Historic İstanbul conference recommends transparent and democratic process
On May 26-30 a truly historic conference on Somalia’s reconciliation process took place in İstanbul. Before shedding light on what transpired there, I would like to thank the Turkish government for its pivotal role in both hosting this event as well as the many humanitarian stances it has taken for the Somali people.
It is only through works of deliberate partnership that nations can emerge out the destructive dire straits that they may find themselves in, in the course of their existence, and Turkey has been a critical partner to Somalia in that regard.
Although the Turkish government played a part in realizing the conference, the assembling, daily organization, debates and consensus building procedures were all led by Somalis. Needless to say, the conference was unique in that respect. And the outcome was indeed a Somali-owned outcome.
There were 350 attendees total, including religious leaders, former politicians, former and active diplomats, members of the Somali diaspora, women representatives and 135 Somali traditional leaders.
So legitimate and authentically representative of the will of the Somali people was the conference that certain members of the Transitional Federal Government (TFG) leadership, the Special Representative of the UN Secretary-General (SRSG) as well as other “signatories” of the Road Map voiced concern and anxiety at the uniquely universal approach of the conference.
The regional authority IGAD (Intergovernmental Authority on Development), the SRSG, the TFG and the speaker of parliament all made no secret their adamant desire to sabotage the conference. Their main concern was to prevent the conference from approving any alternative that could legitimately challenge their dead-end plans and empower the public to challenge the blind conformity that they have been coercing people to abide by.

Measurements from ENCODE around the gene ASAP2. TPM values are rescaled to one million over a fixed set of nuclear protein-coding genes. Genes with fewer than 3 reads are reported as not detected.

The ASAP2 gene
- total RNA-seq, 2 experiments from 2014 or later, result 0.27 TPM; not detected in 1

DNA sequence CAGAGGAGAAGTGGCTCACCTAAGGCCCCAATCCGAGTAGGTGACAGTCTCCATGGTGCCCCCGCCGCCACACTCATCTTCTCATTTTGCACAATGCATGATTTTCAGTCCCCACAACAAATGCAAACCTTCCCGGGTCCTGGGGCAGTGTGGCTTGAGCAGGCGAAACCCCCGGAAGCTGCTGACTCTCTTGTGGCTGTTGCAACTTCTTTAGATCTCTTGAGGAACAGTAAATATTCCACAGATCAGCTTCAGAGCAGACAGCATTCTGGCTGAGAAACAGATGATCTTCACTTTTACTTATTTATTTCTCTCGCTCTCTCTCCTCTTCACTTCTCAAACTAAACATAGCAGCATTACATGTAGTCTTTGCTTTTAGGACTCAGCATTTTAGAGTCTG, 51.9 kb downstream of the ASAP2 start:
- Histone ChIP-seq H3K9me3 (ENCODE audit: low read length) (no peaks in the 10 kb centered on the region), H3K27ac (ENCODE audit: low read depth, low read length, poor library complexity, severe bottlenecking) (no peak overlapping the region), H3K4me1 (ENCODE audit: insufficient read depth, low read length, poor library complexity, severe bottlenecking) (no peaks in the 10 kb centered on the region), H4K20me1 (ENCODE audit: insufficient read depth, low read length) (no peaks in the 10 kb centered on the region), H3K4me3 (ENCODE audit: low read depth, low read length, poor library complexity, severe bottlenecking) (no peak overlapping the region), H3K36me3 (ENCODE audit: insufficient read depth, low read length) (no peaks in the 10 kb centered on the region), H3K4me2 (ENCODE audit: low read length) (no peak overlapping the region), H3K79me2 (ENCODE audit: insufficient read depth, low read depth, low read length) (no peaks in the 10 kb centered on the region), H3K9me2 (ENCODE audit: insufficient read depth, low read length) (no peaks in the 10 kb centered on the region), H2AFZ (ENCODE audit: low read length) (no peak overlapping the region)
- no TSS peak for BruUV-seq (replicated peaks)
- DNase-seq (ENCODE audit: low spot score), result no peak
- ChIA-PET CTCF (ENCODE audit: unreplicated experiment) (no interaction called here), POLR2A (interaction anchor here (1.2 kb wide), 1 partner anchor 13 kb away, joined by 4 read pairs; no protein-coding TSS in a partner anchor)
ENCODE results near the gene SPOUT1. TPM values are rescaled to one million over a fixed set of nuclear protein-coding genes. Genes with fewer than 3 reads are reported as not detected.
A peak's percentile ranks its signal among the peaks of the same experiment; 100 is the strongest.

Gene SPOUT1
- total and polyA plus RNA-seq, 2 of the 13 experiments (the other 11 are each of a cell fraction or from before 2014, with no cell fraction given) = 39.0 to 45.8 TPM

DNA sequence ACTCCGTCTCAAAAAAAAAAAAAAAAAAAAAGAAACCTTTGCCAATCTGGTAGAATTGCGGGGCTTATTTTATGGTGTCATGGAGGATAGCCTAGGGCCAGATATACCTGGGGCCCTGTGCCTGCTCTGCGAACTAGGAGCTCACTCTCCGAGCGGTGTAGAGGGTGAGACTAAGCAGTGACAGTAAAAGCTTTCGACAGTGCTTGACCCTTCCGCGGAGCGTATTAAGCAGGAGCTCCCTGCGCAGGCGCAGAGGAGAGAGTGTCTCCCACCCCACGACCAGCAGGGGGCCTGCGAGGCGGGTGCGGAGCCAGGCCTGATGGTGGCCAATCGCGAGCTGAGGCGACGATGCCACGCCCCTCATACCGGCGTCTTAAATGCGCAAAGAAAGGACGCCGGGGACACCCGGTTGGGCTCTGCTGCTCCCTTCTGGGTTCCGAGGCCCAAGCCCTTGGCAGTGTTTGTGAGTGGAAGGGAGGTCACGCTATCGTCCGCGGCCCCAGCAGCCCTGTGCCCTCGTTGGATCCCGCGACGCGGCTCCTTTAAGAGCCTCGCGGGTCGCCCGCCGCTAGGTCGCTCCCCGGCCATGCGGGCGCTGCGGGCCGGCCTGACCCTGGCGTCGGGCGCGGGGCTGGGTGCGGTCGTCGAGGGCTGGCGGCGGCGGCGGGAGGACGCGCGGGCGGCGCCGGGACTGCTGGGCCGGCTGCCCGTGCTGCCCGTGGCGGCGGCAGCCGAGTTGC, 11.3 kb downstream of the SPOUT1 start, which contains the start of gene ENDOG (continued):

Each had dispatched surrogates, or more appropriately, agent saboteurs that included at least two ministers who came to harass people in the hallways and disrupt the conference. Each has made one public statement or another.
When their labeling that described the conference, among other things, as a “gathering of terrorists and extremists” didn’t stick, each of these entities decided to join what they saw as the bandwagon that could save their political ambitions. So, each made a personal appeal to the organizers and conference task force to be allowed a few minutes to address the delegates. In the interest of the big picture and the spirit of reconciliation, they were granted their respective request.
The delegates of the conference were puzzled as to why these forces were working so hard and spending Somalia’s meager resources to sabotage a conference meant to holistically address the ills of our nation and recommend solutions. It was very obvious that these forces were afraid that their own lack of control over the outcome of the conference would yield decisions that were not favorable to their stances. The delegates of the conference were not selected by the SRSG, the TFG or the speaker; therefore, these forces did not have any control over the decisions made at the conference.
For four straight days (and nights) the delegates continued their discussions and deliberations of the important issues that are the prerequisite for ending the transition period. The discussion was based on what to do with the secret draft constitution, the selection of the constituent assembly, the selection of the members of the next parliament, the re-building of security and justice sectors and finally good governance or the institution and capacity-building for the core Somali ministries.
In my view, the organizers did an admirable job of organizing a conference that exceeded the expectations of the delegates, the host country, the international community and, most of all, the Somali people. The conference produced a consensus-based communiqué that addressed all critical issues related to the end of the transition. More importantly, the conference also created an understanding between different sectors of the Somali society and inspired hope.
The majority of Somalis are in agreement that the period of transition should be brought to an end by Aug. 20, 2012, in order to make room for a permanent structure of a decentralized unitary government.
However, the process through which this new permanent structure is put into place must be transparent. The new government can only be ushered in through fair, open and democratic means. Perhaps the most pressing issue in terms of starting the process of ending the transition is selecting an independent electoral committee. This committee should be composed of highly respected members of the Somali community and observers of the international community to administer the selection of the new parliament and the elections of the speaker and the president.
*Abukar Osman (Baale) is the former chief of staff of the current and former prime ministers of Somalia.